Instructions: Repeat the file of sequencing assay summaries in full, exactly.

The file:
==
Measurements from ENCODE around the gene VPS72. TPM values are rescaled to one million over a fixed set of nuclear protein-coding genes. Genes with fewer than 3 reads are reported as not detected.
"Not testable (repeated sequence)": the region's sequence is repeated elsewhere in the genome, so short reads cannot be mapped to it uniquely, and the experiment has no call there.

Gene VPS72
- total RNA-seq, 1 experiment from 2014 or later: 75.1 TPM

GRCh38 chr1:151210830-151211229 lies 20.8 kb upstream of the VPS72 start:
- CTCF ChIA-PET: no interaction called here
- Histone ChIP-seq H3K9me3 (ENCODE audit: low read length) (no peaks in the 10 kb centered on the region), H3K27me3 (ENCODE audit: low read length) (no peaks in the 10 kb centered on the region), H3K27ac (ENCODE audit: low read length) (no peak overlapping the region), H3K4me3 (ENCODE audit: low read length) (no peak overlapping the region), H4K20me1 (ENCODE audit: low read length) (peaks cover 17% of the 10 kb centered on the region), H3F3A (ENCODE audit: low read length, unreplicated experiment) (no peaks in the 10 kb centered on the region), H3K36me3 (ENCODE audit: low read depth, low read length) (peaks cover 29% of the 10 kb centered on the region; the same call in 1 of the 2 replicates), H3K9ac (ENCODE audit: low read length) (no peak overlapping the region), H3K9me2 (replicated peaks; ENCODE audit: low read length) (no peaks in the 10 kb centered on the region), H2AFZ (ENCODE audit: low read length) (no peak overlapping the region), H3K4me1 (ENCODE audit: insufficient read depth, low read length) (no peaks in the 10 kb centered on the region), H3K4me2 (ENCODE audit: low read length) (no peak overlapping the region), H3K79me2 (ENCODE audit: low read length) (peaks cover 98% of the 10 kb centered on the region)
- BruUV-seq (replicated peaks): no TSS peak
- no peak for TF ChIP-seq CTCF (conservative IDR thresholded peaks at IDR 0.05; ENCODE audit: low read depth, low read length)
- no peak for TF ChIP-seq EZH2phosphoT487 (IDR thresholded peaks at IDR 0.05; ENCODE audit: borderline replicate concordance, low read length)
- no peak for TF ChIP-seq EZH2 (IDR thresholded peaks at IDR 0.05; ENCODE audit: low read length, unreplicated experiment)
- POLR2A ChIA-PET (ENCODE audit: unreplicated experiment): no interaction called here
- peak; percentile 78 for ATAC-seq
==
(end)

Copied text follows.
Measurements from ENCODE around the gene VPS72. TPM values are rescaled to one million over a fixed set of nuclear protein-coding genes. Genes with fewer than 3 reads are reported as not detected.
"Not testable (repeated sequence)": the region's sequence is repeated elsewhere in the genome, so short reads cannot be mapped to it uniquely, and the experiment has no call there.

Gene VPS72
- total RNA-seq, 1 experiment from 2014 or later: 75.1 TPM

GRCh38 chr1:151210830-151211229 lies 20.8 kb upstream of the VPS72 start:
- CTCF ChIA-PET: no interaction called here
- Histone ChIP-seq H3K9me3 (ENCODE audit: low read length) (no peaks in the 10 kb centered on the region), H3K27me3 (ENCODE audit: low read length) (no peaks in the 10 kb centered on the region), H3K27ac (ENCODE audit: low read length) (no peak overlapping the region), H3K4me3 (ENCODE audit: low read length) (no peak overlapping the region), H4K20me1 (ENCODE audit: low read length) (peaks cover 17% of the 10 kb centered on the region), H3F3A (ENCODE audit: low read length, unreplicated experiment) (no peaks in the 10 kb centered on the region), H3K36me3 (ENCODE audit: low read depth, low read length) (peaks cover 29% of the 10 kb centered on the region; the same call in 1 of the 2 replicates), H3K9ac (ENCODE audit: low read length) (no peak overlapping the region), H3K9me2 (replicated peaks; ENCODE audit: low read length) (no peaks in the 10 kb centered on the region), H2AFZ (ENCODE audit: low read length) (no peak overlapping the region), H3K4me1 (ENCODE audit: insufficient read depth, low read length) (no peaks in the 10 kb centered on the region), H3K4me2 (ENCODE audit: low read length) (no peak overlapping the region), H3K79me2 (ENCODE audit: low read length) (peaks cover 98% of the 10 kb centered on the region)
- BruUV-seq (replicated peaks): no TSS peak
- no peak for TF ChIP-seq CTCF (conservative IDR thresholded peaks at IDR 0.05; ENCODE audit: low read depth, low read length)
- no peak for TF ChIP-seq EZH2phosphoT487 (IDR thresholded peaks at IDR 0.05; ENCODE audit: borderline replicate concordance, low read length)
- no peak for TF ChIP-seq EZH2 (IDR thresholded peaks at IDR 0.05; ENCODE audit: low read length, unreplicated experiment)
- POLR2A ChIA-PET (ENCODE audit: unreplicated experiment): no interaction called here
- peak; percentile 78 for ATAC-seq